Jo’s Monday walk : Viseu

Can I take you for a walk somewhere I didn’t like, this week? That’s a little unfair to Viseu. We had just come from lovely Lamego, driving through the serra, with lemon gorse and white heather covering the hills. I wasn’t ready for a bustling city. I wanted to stay in that beautiful countryside. But we were heading south towards home, I had heard good things about Viseu, and it seemed a logical choice for a one night stopover. This was, without doubt, the smartest accommodation of our trip, and yet I had a distinct slouch to my step as we set off to explore.

Probably I should have sought out another Rita, like the lovely lady who showed us Braga, but time was short so, armed with a map, we followed our noses. Our receptionist had pointed out ‘must see’ churches but, truthfully, there were churches everywhere and even I can tire of azulejos sometimes. Honestly!

You can read the captions if you open the gallery

Hard not to feel a little reverence when you step out of bright, noisy city streets and glaring sunshine into the peaceful gloom inhabited by these lovingly created works of art.

We wandered through a busy pedetrianised shopping area and out of the other side to Praca da Republica, where a sweeping wall of tile panels and Restaurante Rossio caught my eye. And another church!

It was tulip time and a small army of lady gardeners were giving full attention to the immaculate flower beds.

Looking at the map I observed that the River Pavia flowed through the city. It’s always my instinct to follow water so we headed downhill in search of a riverside walk. It was actually a bit of a disappointment, being more like a canal at the point where we joined it, but it opened out to a more pleasing vista.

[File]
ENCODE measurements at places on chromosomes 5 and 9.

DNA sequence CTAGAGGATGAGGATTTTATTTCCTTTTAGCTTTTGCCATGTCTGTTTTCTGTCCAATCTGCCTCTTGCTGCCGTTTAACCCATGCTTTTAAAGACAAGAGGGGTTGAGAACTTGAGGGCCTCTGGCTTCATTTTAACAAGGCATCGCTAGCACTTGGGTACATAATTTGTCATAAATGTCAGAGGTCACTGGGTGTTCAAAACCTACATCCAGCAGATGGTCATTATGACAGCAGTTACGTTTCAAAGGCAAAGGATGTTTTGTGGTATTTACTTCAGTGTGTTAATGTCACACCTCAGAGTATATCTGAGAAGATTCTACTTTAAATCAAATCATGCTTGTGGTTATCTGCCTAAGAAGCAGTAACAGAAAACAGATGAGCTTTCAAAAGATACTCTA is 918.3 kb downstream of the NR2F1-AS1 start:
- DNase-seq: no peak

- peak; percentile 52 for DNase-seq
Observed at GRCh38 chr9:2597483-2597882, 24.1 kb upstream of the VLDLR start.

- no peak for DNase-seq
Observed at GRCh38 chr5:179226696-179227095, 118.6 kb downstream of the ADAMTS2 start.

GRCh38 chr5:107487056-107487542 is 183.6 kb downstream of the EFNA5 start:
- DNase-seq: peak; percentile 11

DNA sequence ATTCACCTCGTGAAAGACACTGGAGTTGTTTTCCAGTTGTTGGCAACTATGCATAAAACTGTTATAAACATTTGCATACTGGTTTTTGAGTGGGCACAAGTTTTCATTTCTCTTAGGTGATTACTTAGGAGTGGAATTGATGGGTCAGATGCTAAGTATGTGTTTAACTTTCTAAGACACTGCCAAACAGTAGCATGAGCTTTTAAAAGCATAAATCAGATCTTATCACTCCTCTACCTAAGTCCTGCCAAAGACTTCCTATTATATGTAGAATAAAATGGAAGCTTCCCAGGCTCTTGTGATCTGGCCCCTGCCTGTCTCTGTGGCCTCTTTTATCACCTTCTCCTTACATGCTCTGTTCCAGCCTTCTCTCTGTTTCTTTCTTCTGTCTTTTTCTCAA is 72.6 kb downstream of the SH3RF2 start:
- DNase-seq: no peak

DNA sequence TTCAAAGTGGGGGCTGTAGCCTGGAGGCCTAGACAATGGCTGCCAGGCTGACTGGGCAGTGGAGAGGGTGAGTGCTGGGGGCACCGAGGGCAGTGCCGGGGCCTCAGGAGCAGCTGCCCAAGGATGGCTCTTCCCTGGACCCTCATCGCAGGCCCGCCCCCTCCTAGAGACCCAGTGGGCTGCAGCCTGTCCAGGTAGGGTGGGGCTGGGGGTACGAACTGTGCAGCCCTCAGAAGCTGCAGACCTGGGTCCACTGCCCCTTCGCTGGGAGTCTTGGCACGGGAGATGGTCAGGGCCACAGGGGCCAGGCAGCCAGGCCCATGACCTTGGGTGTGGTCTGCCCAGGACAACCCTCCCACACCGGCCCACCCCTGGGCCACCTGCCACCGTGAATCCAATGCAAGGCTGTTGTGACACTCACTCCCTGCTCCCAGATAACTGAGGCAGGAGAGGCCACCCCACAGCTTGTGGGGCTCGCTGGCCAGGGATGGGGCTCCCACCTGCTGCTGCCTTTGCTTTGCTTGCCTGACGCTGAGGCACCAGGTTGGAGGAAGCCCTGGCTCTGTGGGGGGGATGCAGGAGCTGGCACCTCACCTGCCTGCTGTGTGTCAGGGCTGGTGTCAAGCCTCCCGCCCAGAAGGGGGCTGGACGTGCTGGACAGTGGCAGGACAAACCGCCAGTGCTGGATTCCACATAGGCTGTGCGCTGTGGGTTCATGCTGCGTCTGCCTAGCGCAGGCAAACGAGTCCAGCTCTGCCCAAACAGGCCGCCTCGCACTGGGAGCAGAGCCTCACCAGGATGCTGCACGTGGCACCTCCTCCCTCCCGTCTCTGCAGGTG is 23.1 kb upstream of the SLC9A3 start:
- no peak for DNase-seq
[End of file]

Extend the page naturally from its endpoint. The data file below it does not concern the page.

And then, something of a surprise, we came upon the tracks of a steeply rising funicular. We hung about hopefully for a while, but no tram materialised. Nothing for it but to climb the hill, back to the city.

If there was a sight in Viseu not to be missed, I knew that it was the Catedral da Santa Maria. Not especially inviting with its dark granite exterior, the approach is across a huge courtyard. Far more attractive, the Igreja da Misericordia which faces it, but the guide book suggests this is not worth looking inside. Timewise, that made sense for us. By contrast the Cathedral offers cloisters lined with battle scenes, and richly knotted vaulted ceilings.

I have to admit, I was impressed. And the jumble of narrow streets behind the cathedral were a pleasant wander too. I could almost have fancied a little genteel shopping.

But it was time to find our way back to the hotel. Himself had a notion that the Parque do Fontelo would bring us quite close, so we headed for leafy green. You could say that what transpired next was the highlight of the day. We were treated to a shrieking, noisy display from an ostentation of peacocks. Yes, really!

It has to be said that I didn’t really dislike Viseu. It just wasn’t my first choice. And now I’m feeling remarkably generous. I can offer you Doce de casa, a few mini chocolate eggs, or even breakfast, courtesy of the hotel. Help yourself!

Time to put my feet up for a while and share a few walks.

Teresa takes us to her much loved and familiar places :

Let us go for a walk

Something I haven’t tried, but I did tell Sarah I don’t like tea… I hardly think it matters :

A walk in a tea plantation

I do like an intrepid yomp with Mel, especially from the comfort of my sofa :

Walking in a Whole New World – The Pipeline Track from Glen Davies to Newnes, Wollemi National Park

Or I could cheat, and hop a train, if Drake will allow it :

In walking distance

Just short of a mountain, these views are superb, Carol :

Up The Hill

Ending, as I always like to, in a garden with Jude. A double dose :

Garden Portrait: The Garden House Part I

Garden Portrait: The Garden House Part II

Come back next week for a high point in our trip? Have a good one!